Monday, February 10, 2020

Saint José Sánchez del Río

Today, February 10, is the anniversary of the martyrdom of Saint José Sánchez del Río. On this date in 1928, this 14 year old boy was killed by Mexican troops for refusing to renounce his Catholic faith during the Cristero War. The story of this period of Catholic persecution led by Mexican President Calles was told in the movie "For Greater Glory." The young martyr was beatified by Pope Benedict XVI on November 20, 2005, and later canonized by Pope Francis on October 16, 2016.

The Saint's story is one with which few American Catholics are familiar. That is a tragedy in its own right. Though they might not know the Saint's story, many Americans are no doubt familiar with his face. The picture, shown below, of the young boy with Cristeros fighters is one that is often seen hanging in Mexican restaurants, among other old photos. Probably not too many diners know that a Saint and fighter for religious freedom is looking down at them while they eat.


After José was captured by government forces fighting the Cristero, he was forced to witness the torture and execution of fellow Catholic countrymen, yet he never wavered in his faithful resolve. He was himself was tortured and urged to shout "Death to Christ the King" with the promise his suffering would be over. On the day of his torturous execution, the soldiers cut the soles of his feet and he was made to walk barefooted to the grave they had dug for him. He was repeatedly stabbed with bayonets as he made his way to the place of his martyrdom.

Even after he had been shot he continued to cry out "Viva Cristo Rey!" ("Long live Christ the King!") The commander of the soldiers was so furious that he was able to resist the government barbarism, he finally shot the boy in the head. As he died he is said to have drawn a cross on the ground with his own blood as a final act of defiance.

During the Cristeros War many Catholics were killed by the Mexican government for their faith. This tragic part of recent history is pointedly ignored by the history books in both the United States and Mexico. By some accounts, the anti-Catholic Mexican government received military aid from our own government. It is a story that needs to be told and learned by all free people.

Saint José Sánchez del Río is truly a Saint for our times. His faithfulness in the face of torture and death should be a model for all of us. I pray we can be as strong when our own persecution comes.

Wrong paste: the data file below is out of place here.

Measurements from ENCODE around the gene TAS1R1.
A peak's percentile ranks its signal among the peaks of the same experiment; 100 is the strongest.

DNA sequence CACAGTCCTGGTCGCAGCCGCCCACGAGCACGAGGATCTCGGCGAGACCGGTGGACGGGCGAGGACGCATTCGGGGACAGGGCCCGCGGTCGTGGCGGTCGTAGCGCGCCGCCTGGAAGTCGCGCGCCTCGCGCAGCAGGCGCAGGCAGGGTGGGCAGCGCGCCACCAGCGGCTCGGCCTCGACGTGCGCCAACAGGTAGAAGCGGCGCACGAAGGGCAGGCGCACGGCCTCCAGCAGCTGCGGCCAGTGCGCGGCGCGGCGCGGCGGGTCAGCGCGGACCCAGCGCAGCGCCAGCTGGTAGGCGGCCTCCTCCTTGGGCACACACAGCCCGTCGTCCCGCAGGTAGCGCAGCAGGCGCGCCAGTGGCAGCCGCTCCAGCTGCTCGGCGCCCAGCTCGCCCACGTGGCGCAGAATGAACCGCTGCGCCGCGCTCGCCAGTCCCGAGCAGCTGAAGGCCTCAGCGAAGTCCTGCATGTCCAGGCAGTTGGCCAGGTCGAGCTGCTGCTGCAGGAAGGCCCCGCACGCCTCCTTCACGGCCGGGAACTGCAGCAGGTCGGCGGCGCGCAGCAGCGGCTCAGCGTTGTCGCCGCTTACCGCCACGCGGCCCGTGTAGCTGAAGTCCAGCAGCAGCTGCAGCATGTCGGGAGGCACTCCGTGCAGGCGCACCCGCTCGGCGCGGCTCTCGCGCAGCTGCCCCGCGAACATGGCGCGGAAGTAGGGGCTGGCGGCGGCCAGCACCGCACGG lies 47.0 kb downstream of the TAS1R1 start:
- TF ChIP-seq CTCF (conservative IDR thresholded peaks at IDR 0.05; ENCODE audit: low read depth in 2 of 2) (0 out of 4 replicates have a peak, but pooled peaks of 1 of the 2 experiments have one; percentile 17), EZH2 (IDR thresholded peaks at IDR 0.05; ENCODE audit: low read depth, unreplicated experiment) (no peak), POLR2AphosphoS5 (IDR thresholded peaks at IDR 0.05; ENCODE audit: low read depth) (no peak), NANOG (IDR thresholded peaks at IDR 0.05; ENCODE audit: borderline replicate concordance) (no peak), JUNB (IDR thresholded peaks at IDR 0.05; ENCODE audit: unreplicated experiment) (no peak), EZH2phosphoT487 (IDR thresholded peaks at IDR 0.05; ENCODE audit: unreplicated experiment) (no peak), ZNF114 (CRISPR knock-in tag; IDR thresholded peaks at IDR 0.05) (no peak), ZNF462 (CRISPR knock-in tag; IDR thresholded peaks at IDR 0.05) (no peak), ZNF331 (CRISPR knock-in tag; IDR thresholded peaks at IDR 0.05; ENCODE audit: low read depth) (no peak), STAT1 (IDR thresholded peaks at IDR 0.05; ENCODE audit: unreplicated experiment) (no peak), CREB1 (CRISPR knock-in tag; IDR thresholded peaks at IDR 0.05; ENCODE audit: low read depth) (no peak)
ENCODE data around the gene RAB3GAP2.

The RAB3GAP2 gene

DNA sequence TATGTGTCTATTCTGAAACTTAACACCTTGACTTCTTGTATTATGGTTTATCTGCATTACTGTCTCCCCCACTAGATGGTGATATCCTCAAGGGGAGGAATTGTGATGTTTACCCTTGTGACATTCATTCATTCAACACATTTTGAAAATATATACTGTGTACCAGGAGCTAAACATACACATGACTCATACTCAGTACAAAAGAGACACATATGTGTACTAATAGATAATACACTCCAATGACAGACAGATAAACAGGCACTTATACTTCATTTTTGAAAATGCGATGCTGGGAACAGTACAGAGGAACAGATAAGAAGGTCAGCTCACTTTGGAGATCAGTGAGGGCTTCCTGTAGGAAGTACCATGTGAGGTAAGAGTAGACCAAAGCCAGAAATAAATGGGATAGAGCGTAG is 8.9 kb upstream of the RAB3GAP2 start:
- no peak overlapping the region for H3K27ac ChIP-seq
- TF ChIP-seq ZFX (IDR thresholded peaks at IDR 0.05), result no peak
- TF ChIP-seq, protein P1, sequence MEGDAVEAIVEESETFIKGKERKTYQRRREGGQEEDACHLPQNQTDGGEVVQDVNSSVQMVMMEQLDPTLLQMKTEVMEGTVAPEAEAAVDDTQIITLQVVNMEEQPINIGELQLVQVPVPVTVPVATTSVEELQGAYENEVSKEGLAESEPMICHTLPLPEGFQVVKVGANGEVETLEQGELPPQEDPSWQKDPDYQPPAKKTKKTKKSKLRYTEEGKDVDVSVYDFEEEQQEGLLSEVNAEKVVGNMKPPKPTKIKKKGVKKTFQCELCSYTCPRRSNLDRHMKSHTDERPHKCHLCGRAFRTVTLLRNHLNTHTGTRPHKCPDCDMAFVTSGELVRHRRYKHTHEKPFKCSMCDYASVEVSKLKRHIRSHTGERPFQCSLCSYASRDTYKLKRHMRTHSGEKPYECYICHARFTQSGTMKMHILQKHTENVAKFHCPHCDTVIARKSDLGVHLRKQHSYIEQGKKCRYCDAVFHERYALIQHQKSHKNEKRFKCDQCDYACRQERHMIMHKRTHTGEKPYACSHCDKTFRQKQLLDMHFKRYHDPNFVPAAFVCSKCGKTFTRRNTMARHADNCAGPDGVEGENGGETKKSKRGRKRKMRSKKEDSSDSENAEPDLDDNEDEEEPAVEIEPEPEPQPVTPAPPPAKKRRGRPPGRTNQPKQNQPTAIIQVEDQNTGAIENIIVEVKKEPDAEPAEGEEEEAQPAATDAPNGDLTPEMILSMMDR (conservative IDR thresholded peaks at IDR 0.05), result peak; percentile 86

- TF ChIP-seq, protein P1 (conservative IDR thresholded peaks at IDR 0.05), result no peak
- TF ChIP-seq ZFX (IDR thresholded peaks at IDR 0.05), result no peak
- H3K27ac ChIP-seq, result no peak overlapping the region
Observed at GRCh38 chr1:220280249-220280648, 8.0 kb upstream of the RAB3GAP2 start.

Saint José Sánchez del Río, Pray For Us!

Saturday, February 1, 2020

St. Brigid of Ireland

Today is the Feast Day of St. Brigid of Ireland, one of our family's favorite Saints. In a quote
traditionally attributed to St. Brigid, she prays...
"I'd Like A Great Lake Of Beer For The King Of Kings. I Would Like To Be Watching Heaven's Family Drinking It Through All Eternity."
Our family has long had an affection for this great Saint. It was during our trip to Ireland a few years ago that I came to realize just how popular she is in that country, second only to St. Patrick it seems. Her legendary association with miracles involving beer often overshadows her deeds of charity and compassion.

Beyond her prayer for a "great lake of beer" this revered Saint has other interesting connections with beer. According to tradition, Brigid was working in a leper colony when they ran out of beer. Since beer was an important source of safe liquid refreshment and nourishment, this was indeed a serious issue. Brigid is said to have changed her bath water into beer to nourish the lepers and visiting clerics. In another miracle attributed to St. Brigid, she provided beer to 18 churches for an entire Easter season, all from a single barrel of beer in her convent.
St. Brigid Statue, Knock Shrine, County Mayo, Ireland

St. Brigid, ora pro nobis! And cheers!